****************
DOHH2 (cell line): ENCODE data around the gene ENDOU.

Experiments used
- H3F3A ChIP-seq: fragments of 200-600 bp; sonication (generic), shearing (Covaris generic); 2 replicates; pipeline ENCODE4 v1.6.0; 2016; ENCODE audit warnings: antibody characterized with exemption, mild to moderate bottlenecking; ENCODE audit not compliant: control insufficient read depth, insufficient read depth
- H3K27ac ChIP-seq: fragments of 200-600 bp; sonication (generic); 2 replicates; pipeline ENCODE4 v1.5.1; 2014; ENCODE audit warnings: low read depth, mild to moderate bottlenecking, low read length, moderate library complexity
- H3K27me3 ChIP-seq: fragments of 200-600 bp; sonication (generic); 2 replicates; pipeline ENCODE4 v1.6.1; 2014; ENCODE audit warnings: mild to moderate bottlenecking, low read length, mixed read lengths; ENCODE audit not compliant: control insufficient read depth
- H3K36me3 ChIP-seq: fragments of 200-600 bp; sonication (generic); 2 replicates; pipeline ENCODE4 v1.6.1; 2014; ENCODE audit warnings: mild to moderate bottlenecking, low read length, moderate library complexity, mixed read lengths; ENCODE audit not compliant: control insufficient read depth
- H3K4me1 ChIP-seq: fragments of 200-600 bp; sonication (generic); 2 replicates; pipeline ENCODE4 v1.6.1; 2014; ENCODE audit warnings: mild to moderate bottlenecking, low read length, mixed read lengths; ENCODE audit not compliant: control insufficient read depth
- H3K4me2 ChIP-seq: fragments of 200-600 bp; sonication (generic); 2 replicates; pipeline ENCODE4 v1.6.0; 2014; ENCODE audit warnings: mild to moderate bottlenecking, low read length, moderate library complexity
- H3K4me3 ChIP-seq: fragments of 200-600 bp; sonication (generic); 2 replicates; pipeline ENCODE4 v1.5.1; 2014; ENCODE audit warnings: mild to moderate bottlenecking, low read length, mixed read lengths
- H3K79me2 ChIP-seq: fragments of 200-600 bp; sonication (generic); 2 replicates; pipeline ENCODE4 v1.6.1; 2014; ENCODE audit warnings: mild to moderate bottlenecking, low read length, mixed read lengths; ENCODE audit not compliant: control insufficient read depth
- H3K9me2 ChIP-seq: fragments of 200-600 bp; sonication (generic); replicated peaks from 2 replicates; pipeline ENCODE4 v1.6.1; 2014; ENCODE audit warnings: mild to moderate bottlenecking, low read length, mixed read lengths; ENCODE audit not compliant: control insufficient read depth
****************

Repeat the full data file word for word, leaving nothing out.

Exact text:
DOHH2 (cell line): ENCODE data around the gene ENDOU.

Experiments used
- H3F3A ChIP-seq: fragments of 200-600 bp; sonication (generic), shearing (Covaris generic); 2 replicates; pipeline ENCODE4 v1.6.0; 2016; ENCODE audit warnings: antibody characterized with exemption, mild to moderate bottlenecking; ENCODE audit not compliant: control insufficient read depth, insufficient read depth
- H3K27ac ChIP-seq: fragments of 200-600 bp; sonication (generic); 2 replicates; pipeline ENCODE4 v1.5.1; 2014; ENCODE audit warnings: low read depth, mild to moderate bottlenecking, low read length, moderate library complexity
- H3K27me3 ChIP-seq: fragments of 200-600 bp; sonication (generic); 2 replicates; pipeline ENCODE4 v1.6.1; 2014; ENCODE audit warnings: mild to moderate bottlenecking, low read length, mixed read lengths; ENCODE audit not compliant: control insufficient read depth
- H3K36me3 ChIP-seq: fragments of 200-600 bp; sonication (generic); 2 replicates; pipeline ENCODE4 v1.6.1; 2014; ENCODE audit warnings: mild to moderate bottlenecking, low read length, moderate library complexity, mixed read lengths; ENCODE audit not compliant: control insufficient read depth
- H3K4me1 ChIP-seq: fragments of 200-600 bp; sonication (generic); 2 replicates; pipeline ENCODE4 v1.6.1; 2014; ENCODE audit warnings: mild to moderate bottlenecking, low read length, mixed read lengths; ENCODE audit not compliant: control insufficient read depth
- H3K4me2 ChIP-seq: fragments of 200-600 bp; sonication (generic); 2 replicates; pipeline ENCODE4 v1.6.0; 2014; ENCODE audit warnings: mild to moderate bottlenecking, low read length, moderate library complexity
- H3K4me3 ChIP-seq: fragments of 200-600 bp; sonication (generic); 2 replicates; pipeline ENCODE4 v1.5.1; 2014; ENCODE audit warnings: mild to moderate bottlenecking, low read length, mixed read lengths
- H3K79me2 ChIP-seq: fragments of 200-600 bp; sonication (generic); 2 replicates; pipeline ENCODE4 v1.6.1; 2014; ENCODE audit warnings: mild to moderate bottlenecking, low read length, mixed read lengths; ENCODE audit not compliant: control insufficient read depth
- H3K9me2 ChIP-seq: fragments of 200-600 bp; sonication (generic); replicated peaks from 2 replicates; pipeline ENCODE4 v1.6.1; 2014; ENCODE audit warnings: mild to moderate bottlenecking, low read length, mixed read lengths; ENCODE audit not compliant: control insufficient read depth